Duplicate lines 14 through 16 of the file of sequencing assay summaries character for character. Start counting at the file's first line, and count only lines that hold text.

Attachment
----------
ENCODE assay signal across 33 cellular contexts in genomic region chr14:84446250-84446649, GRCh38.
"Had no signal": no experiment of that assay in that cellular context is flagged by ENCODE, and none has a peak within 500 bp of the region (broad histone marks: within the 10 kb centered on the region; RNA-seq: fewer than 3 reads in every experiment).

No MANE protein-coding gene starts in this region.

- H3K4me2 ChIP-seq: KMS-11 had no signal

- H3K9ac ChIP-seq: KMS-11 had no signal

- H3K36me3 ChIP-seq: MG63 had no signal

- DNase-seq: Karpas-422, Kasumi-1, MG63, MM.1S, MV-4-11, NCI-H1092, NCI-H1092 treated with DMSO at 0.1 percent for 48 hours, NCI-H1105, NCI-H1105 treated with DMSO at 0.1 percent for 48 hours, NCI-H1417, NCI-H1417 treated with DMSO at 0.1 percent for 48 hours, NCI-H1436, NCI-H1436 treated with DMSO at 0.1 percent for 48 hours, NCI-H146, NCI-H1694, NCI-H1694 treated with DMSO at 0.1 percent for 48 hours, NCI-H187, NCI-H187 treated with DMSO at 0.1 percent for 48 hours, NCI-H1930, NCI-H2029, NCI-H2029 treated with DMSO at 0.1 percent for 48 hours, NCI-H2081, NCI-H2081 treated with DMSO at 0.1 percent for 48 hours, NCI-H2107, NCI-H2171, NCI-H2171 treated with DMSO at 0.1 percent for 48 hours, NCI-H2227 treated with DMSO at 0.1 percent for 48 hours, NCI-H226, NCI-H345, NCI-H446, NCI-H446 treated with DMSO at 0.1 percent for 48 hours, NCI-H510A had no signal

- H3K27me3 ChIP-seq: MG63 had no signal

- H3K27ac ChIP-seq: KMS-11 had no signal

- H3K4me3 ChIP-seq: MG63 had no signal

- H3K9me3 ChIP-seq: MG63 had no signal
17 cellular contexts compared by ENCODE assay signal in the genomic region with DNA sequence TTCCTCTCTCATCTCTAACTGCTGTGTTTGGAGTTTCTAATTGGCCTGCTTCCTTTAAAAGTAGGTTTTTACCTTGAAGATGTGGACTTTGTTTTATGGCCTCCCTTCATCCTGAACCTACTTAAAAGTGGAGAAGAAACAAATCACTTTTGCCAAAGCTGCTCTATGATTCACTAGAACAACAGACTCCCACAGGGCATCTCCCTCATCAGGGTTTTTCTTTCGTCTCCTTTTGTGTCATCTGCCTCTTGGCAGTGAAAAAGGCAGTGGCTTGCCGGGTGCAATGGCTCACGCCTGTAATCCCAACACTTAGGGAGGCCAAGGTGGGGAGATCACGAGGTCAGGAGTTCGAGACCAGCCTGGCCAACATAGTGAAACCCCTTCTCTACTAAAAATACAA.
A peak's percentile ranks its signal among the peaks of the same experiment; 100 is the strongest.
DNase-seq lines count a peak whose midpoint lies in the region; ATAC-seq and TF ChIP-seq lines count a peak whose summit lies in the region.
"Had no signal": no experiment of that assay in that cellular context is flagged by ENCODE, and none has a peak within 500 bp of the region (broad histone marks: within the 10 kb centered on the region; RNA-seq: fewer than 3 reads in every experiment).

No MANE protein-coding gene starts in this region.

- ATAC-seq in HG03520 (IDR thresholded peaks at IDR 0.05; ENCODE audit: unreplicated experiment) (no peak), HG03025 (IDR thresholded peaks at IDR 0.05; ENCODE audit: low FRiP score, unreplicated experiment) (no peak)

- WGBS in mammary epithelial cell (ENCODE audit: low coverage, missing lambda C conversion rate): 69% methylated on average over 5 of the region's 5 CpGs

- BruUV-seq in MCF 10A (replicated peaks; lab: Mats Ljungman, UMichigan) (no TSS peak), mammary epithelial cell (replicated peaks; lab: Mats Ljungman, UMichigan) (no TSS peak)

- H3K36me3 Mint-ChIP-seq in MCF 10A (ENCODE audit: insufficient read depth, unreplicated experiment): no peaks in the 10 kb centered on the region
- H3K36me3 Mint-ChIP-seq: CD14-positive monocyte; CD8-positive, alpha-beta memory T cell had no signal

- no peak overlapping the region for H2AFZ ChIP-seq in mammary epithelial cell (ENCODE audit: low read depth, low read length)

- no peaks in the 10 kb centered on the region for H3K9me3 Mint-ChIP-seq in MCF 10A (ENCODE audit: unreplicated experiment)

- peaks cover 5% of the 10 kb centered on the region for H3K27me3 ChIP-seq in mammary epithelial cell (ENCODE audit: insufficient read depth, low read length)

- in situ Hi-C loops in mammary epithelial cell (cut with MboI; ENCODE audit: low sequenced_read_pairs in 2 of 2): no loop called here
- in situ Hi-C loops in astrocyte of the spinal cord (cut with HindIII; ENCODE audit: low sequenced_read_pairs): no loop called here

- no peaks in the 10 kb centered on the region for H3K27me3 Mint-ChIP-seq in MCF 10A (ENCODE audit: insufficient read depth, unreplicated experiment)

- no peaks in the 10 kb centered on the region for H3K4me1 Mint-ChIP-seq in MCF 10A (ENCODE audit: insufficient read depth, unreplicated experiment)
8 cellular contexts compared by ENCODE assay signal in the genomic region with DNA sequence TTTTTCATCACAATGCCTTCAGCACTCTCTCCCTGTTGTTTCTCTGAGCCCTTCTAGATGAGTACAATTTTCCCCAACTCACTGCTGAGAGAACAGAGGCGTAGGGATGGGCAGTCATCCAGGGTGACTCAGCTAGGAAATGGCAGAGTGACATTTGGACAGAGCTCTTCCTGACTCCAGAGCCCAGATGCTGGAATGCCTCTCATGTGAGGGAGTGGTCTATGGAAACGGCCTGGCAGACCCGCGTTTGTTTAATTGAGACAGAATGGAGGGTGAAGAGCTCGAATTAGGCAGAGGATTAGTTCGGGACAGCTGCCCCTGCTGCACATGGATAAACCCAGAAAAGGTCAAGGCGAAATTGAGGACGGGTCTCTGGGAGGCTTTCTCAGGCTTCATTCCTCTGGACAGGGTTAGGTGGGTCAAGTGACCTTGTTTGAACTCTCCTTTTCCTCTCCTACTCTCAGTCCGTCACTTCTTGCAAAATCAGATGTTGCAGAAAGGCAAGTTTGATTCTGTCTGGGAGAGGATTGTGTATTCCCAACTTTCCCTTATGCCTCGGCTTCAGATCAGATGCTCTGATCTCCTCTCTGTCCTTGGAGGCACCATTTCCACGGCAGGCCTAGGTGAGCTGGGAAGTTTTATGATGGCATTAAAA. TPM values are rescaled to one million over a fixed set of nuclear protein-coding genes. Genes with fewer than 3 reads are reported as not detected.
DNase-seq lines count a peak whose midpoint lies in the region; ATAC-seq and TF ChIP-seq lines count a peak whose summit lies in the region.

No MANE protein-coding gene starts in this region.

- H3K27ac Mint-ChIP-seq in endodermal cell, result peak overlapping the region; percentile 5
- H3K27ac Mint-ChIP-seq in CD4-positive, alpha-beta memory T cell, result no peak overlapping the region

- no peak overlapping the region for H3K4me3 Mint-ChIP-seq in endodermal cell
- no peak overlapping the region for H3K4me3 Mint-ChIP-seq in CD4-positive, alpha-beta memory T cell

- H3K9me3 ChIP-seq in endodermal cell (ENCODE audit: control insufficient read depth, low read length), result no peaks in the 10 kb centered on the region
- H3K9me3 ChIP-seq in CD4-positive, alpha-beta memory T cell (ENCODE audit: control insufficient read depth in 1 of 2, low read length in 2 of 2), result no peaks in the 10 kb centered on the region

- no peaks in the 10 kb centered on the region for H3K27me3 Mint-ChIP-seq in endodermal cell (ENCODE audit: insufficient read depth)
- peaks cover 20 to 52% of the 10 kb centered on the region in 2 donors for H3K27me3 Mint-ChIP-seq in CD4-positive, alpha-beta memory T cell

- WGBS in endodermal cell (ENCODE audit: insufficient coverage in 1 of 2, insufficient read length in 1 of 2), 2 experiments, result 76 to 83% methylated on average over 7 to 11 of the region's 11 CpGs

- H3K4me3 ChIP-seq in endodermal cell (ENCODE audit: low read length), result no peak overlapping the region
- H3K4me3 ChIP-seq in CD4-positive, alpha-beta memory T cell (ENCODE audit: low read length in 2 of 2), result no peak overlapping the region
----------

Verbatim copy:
DNase-seq lines count a peak whose midpoint lies in the region; ATAC-seq and TF ChIP-seq lines count a peak whose summit lies in the region.
"Had no signal": no experiment of that assay in that cellular context is flagged by ENCODE, and none has a peak within 500 bp of the region (broad histone marks: within the 10 kb centered on the region; RNA-seq: fewer than 3 reads in every experiment).

No MANE protein-coding gene starts in this region.